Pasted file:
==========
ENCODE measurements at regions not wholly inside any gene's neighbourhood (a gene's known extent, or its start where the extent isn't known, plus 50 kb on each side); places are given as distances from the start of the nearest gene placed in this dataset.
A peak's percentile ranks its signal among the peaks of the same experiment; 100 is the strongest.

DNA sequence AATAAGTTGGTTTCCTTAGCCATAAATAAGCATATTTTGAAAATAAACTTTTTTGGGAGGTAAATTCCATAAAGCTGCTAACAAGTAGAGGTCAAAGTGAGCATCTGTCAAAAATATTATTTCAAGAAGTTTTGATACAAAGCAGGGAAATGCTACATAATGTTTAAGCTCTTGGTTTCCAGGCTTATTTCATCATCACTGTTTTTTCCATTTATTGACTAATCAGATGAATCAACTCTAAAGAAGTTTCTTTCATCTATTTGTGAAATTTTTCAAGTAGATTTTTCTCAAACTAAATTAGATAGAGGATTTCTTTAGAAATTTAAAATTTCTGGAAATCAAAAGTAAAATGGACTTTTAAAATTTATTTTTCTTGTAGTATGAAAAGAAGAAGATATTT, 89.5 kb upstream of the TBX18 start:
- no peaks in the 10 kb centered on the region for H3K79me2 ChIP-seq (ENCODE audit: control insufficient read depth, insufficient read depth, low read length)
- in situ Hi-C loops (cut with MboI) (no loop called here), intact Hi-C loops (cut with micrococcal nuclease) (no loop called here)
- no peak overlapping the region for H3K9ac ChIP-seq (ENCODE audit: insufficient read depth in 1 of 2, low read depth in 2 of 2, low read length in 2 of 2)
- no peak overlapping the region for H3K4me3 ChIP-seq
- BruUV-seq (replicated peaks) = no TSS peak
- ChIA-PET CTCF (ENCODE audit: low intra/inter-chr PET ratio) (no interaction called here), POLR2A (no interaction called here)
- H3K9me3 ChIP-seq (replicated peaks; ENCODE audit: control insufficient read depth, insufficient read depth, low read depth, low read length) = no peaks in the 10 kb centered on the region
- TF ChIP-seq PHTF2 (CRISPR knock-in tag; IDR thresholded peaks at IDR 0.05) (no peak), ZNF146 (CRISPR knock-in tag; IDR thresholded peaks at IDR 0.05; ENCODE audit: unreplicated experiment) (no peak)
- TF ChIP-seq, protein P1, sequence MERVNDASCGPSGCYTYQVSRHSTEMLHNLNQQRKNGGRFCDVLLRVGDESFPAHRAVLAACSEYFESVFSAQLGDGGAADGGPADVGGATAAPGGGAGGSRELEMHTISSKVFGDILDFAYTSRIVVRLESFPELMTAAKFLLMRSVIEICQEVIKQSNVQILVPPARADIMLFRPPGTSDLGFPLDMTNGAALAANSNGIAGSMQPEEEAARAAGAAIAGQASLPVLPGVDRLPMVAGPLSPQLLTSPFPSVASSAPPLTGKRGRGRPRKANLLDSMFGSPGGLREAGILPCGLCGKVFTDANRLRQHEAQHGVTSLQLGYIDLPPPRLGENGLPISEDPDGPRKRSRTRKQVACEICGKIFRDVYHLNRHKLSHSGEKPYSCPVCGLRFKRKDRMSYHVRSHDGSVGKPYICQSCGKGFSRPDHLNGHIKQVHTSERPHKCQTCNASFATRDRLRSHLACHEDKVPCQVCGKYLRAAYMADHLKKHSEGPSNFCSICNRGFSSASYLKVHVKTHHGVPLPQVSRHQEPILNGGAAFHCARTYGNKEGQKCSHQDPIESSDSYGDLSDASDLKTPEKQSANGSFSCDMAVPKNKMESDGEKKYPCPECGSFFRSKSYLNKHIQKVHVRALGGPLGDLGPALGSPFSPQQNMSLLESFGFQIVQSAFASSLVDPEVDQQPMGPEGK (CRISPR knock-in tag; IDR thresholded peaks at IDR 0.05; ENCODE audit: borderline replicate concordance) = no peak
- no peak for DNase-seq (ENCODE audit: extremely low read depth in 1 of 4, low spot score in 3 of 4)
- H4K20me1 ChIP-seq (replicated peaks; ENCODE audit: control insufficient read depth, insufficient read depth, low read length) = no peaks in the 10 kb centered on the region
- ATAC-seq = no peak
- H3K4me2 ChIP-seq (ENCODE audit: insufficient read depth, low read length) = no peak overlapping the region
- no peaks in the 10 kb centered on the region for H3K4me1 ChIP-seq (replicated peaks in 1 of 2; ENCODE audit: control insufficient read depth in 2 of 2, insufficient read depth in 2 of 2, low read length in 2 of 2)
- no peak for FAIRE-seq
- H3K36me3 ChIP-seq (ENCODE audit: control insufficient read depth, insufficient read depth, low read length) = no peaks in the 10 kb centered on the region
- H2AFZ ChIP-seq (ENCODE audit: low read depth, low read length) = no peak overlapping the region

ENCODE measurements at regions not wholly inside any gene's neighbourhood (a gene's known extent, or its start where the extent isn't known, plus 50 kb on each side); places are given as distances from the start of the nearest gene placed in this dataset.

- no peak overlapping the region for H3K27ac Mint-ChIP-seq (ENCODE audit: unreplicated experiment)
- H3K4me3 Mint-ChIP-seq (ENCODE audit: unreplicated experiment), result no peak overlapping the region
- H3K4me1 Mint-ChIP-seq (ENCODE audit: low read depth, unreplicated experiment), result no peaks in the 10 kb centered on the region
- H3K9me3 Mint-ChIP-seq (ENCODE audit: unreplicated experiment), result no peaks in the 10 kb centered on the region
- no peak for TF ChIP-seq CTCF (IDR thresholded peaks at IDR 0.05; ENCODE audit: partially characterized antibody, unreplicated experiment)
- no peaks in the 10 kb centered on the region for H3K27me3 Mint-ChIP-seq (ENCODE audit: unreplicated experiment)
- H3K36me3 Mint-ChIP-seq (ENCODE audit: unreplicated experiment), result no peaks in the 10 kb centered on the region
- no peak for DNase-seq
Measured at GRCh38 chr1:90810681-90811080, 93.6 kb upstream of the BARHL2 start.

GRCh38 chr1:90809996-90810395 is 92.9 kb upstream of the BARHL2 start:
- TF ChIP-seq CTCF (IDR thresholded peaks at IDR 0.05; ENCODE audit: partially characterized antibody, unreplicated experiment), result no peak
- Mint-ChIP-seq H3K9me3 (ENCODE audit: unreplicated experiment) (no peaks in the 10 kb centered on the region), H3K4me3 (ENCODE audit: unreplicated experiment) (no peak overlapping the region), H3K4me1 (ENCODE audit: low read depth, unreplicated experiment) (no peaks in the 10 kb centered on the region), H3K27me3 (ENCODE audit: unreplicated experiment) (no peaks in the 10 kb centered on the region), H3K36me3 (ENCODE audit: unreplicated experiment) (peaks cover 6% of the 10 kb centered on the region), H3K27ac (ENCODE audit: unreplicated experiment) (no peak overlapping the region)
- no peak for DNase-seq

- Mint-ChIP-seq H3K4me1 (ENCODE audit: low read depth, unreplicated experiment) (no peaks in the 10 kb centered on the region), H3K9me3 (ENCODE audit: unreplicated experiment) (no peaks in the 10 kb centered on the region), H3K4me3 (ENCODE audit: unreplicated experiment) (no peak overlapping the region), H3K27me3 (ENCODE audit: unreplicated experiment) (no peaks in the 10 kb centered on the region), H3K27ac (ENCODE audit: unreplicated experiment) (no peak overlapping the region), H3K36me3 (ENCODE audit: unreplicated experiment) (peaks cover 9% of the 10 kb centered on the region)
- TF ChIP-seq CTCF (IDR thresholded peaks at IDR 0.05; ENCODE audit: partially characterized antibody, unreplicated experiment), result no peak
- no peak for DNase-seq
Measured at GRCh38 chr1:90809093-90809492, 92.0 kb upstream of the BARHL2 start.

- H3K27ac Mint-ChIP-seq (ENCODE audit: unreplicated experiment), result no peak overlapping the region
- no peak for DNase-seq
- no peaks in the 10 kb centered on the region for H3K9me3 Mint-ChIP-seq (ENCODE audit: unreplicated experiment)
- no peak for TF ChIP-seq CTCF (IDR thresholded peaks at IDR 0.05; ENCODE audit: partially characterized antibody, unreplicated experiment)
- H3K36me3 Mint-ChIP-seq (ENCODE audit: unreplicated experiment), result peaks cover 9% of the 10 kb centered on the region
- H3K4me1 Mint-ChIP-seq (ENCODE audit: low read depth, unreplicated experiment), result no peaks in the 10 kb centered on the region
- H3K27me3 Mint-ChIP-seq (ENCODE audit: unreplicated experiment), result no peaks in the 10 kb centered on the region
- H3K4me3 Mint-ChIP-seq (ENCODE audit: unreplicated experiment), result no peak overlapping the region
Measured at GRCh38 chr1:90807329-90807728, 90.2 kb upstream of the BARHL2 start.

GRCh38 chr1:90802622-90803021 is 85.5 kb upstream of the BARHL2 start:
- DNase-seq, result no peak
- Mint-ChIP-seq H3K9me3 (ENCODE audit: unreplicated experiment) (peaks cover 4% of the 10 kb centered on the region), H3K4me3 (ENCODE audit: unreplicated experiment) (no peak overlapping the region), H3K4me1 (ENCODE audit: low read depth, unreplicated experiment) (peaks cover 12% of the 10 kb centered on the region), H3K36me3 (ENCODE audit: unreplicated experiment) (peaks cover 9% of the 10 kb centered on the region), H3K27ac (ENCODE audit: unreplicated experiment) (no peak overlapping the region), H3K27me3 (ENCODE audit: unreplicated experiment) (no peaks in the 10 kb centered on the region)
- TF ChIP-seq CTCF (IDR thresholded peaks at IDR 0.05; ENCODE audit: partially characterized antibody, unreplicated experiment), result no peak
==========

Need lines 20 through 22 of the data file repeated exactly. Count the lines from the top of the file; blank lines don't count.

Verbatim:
- H2AFZ ChIP-seq (ENCODE audit: low read depth, low read length) = no peak overlapping the region

ENCODE measurements at regions not wholly inside any gene's neighbourhood (a gene's known extent, or its start where the extent isn't known, plus 50 kb on each side); places are given as distances from the start of the nearest gene placed in this dataset.

- no peak overlapping the region for H3K27ac Mint-ChIP-seq (ENCODE audit: unreplicated experiment)